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WAYSIDE ART IN EAST ANGLIA

SYMBOLS

The cross, which has taken many forms, is the most common symbol of Christianity.  Yet it is not as commonly used in East Anglia as a public symbol that you might see as you travel around as you might expect.  Here are a few examples of some that are around.

The sign at Mildenhall in Suffolk depicts a shield with a large red cross in the centre.

This cross (above) is on the nineteenth-century font in Needham Market Church in Suffolk.

The village sign at Stoke Holy Cross in Norfolk depicts a stone-built fort with a gilt cross on the front.  The rest of the sign is made of wrought iron, and the name of the village is painted on three metal plates.  It was designed by Mr. Morris and was made by Hubbard Brothers of Norwich.

This blue shield on the village sign at Hunston in Suffolk has a large yellow cross and five birds.  It is the coat of arms of Edward the Confessor and King Edmund.  It has been said that it is the first ever coat of arms in history.  The sign was designed and made by Mr. F. Inge and painted by Susan Lyn.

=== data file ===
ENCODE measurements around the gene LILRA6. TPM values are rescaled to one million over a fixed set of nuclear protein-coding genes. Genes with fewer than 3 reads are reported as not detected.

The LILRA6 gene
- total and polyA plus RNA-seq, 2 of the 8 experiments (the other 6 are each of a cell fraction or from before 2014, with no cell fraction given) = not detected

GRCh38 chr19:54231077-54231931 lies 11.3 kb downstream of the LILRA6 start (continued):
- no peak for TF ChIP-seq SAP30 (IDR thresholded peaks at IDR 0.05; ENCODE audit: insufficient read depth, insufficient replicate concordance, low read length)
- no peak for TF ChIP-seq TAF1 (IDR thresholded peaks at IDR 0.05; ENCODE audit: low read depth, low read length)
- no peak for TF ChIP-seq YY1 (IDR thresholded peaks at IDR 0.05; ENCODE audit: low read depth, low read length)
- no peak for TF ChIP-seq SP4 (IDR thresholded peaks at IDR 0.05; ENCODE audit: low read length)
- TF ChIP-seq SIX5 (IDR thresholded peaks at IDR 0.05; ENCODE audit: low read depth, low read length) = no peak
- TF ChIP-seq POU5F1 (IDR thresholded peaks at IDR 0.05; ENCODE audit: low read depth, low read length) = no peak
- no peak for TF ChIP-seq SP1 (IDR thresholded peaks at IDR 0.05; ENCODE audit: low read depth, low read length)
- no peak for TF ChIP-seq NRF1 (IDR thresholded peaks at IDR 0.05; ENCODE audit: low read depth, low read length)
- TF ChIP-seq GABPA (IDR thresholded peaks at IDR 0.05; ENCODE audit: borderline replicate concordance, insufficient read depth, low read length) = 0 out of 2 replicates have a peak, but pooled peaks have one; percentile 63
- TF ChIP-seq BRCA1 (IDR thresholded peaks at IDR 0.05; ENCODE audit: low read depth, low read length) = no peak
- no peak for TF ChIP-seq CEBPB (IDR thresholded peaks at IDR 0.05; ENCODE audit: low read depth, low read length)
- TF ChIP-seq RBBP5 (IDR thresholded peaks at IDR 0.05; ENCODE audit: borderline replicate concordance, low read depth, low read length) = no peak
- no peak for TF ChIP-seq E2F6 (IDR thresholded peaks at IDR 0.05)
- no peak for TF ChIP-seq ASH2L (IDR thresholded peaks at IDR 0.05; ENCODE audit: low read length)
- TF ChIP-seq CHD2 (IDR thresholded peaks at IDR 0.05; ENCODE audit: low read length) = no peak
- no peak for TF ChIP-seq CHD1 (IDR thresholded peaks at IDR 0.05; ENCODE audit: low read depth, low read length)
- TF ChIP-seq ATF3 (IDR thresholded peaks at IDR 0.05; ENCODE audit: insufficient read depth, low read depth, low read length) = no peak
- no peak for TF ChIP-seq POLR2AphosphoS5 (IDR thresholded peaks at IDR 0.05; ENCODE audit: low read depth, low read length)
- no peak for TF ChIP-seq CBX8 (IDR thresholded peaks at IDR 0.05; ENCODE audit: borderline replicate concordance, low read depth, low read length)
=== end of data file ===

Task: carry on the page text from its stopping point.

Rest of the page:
THE CROSS

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CROSSED KEYS

Above is a picture of floor tiles in Reepham Church in Norfolk, depicting a cross with a ladder, which symbolises the cross of Jesus.  However, the ladder may originally have been a pagan symbol that was adapted to Christian usage.  Some ancient societies believed that heaven is reached by a ladder.  The ancient Egyptians were often buried with model ladders.

Left: The cross carved in a spandrel at Sudbourne Church in Suffolk.  Here, as at Reepham (above), it is depicted with other symbols, which represent what are known as the instruments of Christ’s Passion, which include a ladder, nails, a spear and a hammer.